Image C Sound C Extras C+
"The Great Plan, Parts 1 & 2", "Challenge of the Masked Racer, Parts 1 & 2", "The Secret Engine, Parts 1 & 2", "The Race Against the Mammoth Car, Parts 1 & 2", "The Most Dangerous Race, Parts 1, 2 & 3"
by Bill Chambers The theme song says he's a demon on wheels, and in one traumatizing, out-of-step dream sequence, Trixie, Speed Racer's Girl Friday, meets a version of Speed Racer with a face like the Green Goblin's and scaly arms capable of summoning hellfire. Unmotivated by anything other than the fact that Trixie has fallen asleep, the scene embodies half the charm of the Americanized "Speed Racer": we're only given exposition if it matches the lip movements mapped out for the original Japanese scripts, leading to dialogue so profoundly aimless (but synchronized!) that US producer and former child model turned dubbing impresario Peter Fernandez should've called his version of the show "Samuel Beckett's Speed Racer". While the narration occasionally attempts to bridge story points A and C (with B either overdubbed into oblivion or lying on a cutting-room floor somewhere), for the most part it refamiliarizes us ad nauseam with the origin of Racer X, Speed's-older-brother-who-ran-away-from-home-when-he-crashed-Pops'-racecar-and-now-wears-a-facemask-to-conceal-his-true-identity.
Always lovable, "Speed Racer" is stupid, innocuous fun (I laughed at every single instance of a character ostensibly jumping to safety out a closed window, which happens a minimum of once per episode), but there are times when it's too stupid and too innocuous--when it's just shit, though diplomatic immunity is granted any scene featuring Speed's little brother Spritle and Spritle's pet monkey, Chim Chim. Both adorned in swirl yarmulkes that would better suit a somnambulist, the iconic twosome, for reasons unclear, often risk life and limb not only by stowing away in the trunk of Speed's car prior to one of his invariably violent races, but also by popping up mid-race for the sole purpose of making antagonizing funny-faces at the bad guys pulling up the rear.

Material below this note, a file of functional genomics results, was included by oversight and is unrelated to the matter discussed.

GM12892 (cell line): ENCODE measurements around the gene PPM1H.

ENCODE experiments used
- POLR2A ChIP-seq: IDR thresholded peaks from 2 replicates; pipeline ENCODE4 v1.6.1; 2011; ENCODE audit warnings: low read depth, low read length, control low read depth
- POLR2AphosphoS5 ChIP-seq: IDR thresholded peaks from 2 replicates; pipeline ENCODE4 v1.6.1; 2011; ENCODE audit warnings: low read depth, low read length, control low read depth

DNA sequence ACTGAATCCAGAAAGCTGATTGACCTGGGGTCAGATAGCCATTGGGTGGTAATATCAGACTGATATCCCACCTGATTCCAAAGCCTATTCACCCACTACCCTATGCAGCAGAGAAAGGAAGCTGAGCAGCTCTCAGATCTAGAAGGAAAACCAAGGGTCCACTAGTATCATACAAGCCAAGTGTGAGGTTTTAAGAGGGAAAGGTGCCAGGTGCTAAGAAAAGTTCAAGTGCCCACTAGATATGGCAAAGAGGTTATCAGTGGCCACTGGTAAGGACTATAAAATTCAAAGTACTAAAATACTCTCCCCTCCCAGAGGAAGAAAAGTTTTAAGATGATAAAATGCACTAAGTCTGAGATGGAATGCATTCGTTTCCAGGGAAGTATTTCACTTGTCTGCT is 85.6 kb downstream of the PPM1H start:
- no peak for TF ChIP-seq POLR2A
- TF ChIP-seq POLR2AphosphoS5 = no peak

Even "Scooby-Doo" never had a plothole as big as the one found in the second half of "Challenge of the Masked Racer" ("Speed Racer" is compulsively serialized, composed of two- and three-parters), in which Racer X--then simply the titular Masked Racer--sighs that he hopes to someday race his talented bro Speed--after he and Speed have already done 50 or 60 laps against each other in a torrential rainstorm! One is also left to speculate whether Speed's asexuality is a Japanese cultural by-product, as I hadn't figured out before reading the specs at the official "Speed Racer" website that Trixie and Speed's relationship is more than platonic. On the other hand, Speed sure loves his car (the fabled, all-purpose Mach 5), so maybe he's not so different from most gearhead jocks.
For the show's DVD debut, Artisan has "digitally remastered" all eleven 24-minute segments that constitute the first American season of "Speed Racer". The results are less-than-miraculous: the fullscreen video is blurry (especially during the opening and closing title sequences) and there are after-effects that possibly date back to the initial conversion of the source material for US broadcast. Still, for second-generation Sixties anime, it doesn't look any worse than you'd imagine. The Dolby 2.0 mono sound on this disc preserves the experience of watching the cartoon in first-run by being dedicatedly flat.
The text-based extras--collectively known as "The Speed Racer Files"--are enjoyable reading, beginning with "Production" notes that retrace the humble beginnings of the series at Tatsunoko Studios (and even include a sing-along of the insidious title ditty) and continuing on through plans for the Mach 5, a gallery of mugshots and bios for Speed's enemies, and an overview of "Speed Racer" spin-offs and merchandise. The "Limited Edition" slipcover features real rubber tire on one side bearing a design that flakes if you stack other DVDs atop it, something I learned the hard way. Given that there are only two seasons, it seems like Artisan shot its wad with this cool packaging, which would've been better suited to the complete series.
24 minutes/episode; NR; 1.33:1; English DD 2.0 (Mono); CC; DVD-9; Region One; Artisan